Tax Analysis: Reporting the Death of an Annuitant – Do I Keep the Payment this Month?

January 2, 2013
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Tax Analysis of Sequester Compromise
The House has finalized the details of its plan to avoid the “fiscal cliff.” The bill basically follows the outline of the compromise between Vice President Biden and Senator McConnell that passed the house a day ago, with a few small changes. The team at the Hook Law Center has reviewed the new bill; it will have the following impacts on clients.
Income Tax Rates:
Income tax rates will dramatically rise to Clinton-era levels for couples filing jointly with income above $450,000 and individuals above $400,000. This will require more advanced tax planning techniques for these families. Above those thresholds, the income tax rate will increase from 35 percent to 39.6 percent.
Income Tax Exemptions and Itemized Deductions:
There will also be new limits on personal exemptions and some itemized deductions for high earning families. Two limits on tax exemptions and deductions for higher-income Americans will be re-instated: the Personal Exemption Phaseout (“PEP”) will be in effect at incomes greater than $250,000 and the itemized deduction limitation takes effect at $300,000. All income below the threshold of $400,000 will permanently be taxed at rates from the Bush Era. Thus, the Bush tax cuts are now permanent for the vast majority of Americans.
Tax Credits:
The Earned Income Tax Credit, the Child Tax Credit, and the American Opportunity Tax Credit will be extended for five years.
The Payroll Tax:
The payroll tax holiday is over; the tax will revert back to 6.2%. Many people will feel this change instantly, as weekly paychecks will effectively decrease by 2%.
Capital Gains:
The tax on capital gains and dividends will be permanently set at 20 percent for those with income above the $450,000/$400,000 barrier described above. It will remain at 15% for all other families. (Clinton-era rates were 20% for capital gains and taxed dividends as “ordinary” income, with a maximum rate of 39.6%.)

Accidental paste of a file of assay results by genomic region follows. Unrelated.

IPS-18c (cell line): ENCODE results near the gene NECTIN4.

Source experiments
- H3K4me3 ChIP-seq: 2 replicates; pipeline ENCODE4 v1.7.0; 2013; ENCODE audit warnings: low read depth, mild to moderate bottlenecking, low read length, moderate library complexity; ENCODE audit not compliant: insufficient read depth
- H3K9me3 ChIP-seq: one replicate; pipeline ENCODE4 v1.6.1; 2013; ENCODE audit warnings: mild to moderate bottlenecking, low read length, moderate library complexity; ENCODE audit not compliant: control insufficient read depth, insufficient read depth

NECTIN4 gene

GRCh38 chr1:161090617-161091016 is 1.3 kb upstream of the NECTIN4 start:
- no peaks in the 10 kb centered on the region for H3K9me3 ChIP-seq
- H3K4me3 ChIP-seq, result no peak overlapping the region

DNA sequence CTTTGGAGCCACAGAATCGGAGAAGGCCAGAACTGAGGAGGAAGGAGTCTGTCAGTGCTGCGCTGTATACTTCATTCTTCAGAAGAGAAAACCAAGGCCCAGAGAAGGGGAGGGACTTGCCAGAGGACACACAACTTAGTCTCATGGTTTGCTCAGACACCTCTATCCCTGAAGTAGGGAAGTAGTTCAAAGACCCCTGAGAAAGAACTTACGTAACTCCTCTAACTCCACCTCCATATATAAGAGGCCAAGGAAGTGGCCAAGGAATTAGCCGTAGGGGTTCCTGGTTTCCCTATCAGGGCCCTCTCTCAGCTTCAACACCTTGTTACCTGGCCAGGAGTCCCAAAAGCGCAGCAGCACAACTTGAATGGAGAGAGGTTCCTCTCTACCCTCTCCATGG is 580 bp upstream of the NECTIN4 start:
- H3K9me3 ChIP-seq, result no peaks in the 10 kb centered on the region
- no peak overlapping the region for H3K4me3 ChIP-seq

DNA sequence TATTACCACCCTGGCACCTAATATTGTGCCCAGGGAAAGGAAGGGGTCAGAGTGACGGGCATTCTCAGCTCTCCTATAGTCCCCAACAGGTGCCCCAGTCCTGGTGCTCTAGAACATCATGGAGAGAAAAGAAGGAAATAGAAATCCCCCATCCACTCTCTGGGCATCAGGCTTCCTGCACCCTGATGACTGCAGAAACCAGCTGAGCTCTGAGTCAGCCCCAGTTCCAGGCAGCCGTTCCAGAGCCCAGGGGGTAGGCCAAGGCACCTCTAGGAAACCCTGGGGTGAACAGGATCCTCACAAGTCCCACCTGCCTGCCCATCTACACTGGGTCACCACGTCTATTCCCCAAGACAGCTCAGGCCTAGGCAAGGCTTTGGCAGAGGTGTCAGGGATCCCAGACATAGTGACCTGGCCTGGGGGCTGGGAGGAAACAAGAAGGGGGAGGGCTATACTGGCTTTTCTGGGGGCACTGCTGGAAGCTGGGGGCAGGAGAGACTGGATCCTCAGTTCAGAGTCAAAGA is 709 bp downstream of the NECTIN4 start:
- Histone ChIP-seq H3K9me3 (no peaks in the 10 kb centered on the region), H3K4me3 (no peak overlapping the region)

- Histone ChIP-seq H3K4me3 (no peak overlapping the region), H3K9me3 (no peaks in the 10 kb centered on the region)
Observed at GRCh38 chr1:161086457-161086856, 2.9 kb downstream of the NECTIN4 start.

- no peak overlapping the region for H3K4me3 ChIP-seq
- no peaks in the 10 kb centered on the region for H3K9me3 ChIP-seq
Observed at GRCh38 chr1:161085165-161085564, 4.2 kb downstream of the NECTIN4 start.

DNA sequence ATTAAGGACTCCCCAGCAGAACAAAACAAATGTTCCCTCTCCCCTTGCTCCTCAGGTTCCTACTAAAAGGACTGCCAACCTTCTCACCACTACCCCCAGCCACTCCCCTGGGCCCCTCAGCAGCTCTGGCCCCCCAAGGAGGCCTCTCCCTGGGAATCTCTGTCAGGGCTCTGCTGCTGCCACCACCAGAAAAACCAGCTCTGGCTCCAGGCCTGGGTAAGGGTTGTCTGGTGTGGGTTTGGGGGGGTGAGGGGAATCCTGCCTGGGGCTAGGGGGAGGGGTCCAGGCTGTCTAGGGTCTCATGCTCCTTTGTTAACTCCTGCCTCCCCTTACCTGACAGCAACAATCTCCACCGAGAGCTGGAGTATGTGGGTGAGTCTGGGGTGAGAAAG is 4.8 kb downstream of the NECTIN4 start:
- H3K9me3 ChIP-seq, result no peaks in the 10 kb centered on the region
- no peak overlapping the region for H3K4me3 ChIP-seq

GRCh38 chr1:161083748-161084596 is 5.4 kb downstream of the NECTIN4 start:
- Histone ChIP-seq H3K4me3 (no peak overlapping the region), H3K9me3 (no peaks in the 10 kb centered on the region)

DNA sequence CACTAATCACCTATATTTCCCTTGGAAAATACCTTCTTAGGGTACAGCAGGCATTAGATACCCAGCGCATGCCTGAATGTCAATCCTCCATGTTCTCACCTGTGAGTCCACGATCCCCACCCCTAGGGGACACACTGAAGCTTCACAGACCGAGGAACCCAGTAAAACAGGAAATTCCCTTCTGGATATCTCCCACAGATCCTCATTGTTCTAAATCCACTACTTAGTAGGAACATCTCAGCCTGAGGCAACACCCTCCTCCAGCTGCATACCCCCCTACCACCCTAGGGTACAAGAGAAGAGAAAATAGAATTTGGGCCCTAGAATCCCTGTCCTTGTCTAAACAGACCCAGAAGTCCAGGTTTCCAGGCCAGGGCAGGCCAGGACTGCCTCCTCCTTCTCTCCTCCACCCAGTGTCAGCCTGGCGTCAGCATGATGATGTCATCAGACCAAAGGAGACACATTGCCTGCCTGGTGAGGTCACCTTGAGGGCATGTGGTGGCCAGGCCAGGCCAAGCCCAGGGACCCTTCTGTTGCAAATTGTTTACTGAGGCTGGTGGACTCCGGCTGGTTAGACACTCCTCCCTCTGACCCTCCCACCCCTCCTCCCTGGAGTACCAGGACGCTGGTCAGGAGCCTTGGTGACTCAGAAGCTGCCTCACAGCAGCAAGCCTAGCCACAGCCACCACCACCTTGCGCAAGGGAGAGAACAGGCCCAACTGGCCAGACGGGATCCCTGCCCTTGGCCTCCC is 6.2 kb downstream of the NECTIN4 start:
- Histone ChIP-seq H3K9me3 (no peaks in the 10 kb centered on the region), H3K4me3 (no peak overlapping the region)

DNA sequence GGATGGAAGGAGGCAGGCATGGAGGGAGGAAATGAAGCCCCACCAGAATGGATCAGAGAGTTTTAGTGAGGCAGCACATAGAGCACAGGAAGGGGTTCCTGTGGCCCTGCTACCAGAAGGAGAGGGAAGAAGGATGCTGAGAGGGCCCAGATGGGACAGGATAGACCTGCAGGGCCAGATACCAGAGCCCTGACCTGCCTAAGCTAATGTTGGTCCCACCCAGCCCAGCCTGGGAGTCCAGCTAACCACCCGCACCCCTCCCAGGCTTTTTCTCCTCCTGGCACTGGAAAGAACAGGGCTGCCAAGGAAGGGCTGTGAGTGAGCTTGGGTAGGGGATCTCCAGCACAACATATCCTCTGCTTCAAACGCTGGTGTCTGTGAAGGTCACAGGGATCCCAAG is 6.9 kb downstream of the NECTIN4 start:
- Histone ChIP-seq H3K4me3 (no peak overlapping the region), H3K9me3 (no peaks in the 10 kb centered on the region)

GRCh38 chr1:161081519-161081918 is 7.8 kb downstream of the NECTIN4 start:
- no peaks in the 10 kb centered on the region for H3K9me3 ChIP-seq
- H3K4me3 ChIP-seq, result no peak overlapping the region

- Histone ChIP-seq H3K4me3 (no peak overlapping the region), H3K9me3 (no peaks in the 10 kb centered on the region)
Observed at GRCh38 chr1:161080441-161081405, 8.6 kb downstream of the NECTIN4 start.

The Estate Tax:
The estate and gift tax will remain unified. The estate tax will be set at 40 percent with a $5 million exemption. That threshold will be indexed to inflation. The gift tax and the estate tax will remain unified together.
Other Issues:
The “sequester” will be delayed for two months. Half of the delay will be offset by discretionary cuts, split between defense and non-defense activity. The other half will be offset by revenue raised by the voluntary transfer of traditional IRAs to Roth IRAs, which would tax retirement savings when they are transitioned over.
Sources: Reuters News and Tax Analysis.
Reporting the Death of an Annuitant- Do I Keep the Payment this Month?
Most retirement annuities are entitlements – “earned” and are paid ‘retrospectively’- in other words, the check you receive ‘this month’ is based on qualifying conditions in the previous month. A check received in December is based on November information. Some programs are based on need and are paid based on financial status in the current month.
For Railroad Retirement Benefits (RRB), Social Security (SSA, SSDI, OASDI), Retired Military Annuitants (DFAS), Civil Service Annuitants (CSA) and Virginia Retirement Systems recipients (VRS), benefits are paid retrospectively and contribute to the budget for the prior month: Payment received in December is for November etc.. Recipients of Supplemental Security Income (SSI) are paid prospectively, and are paid in the month they are to contribute to: Payment received in December is for December etc.
Most of these programs have a required number of days the recipient must be alive during the budget month to qualify for payment. This requirement varies from program to program. Reporting the death of a recipient (annuitant, beneficiary) should be done as soon as possible. Information and documents that will be required for all benefits are:

  • Name
  • Date of death
  • Benefit claim number
  • Copy of death certificate

Depending on the issuing agency, the check received in the month of death may or may not be recovered. Reporting the event immediately will help to ensure timely recovery if appropriate, and prevent overpayment and recovery fees, penalties and expenses.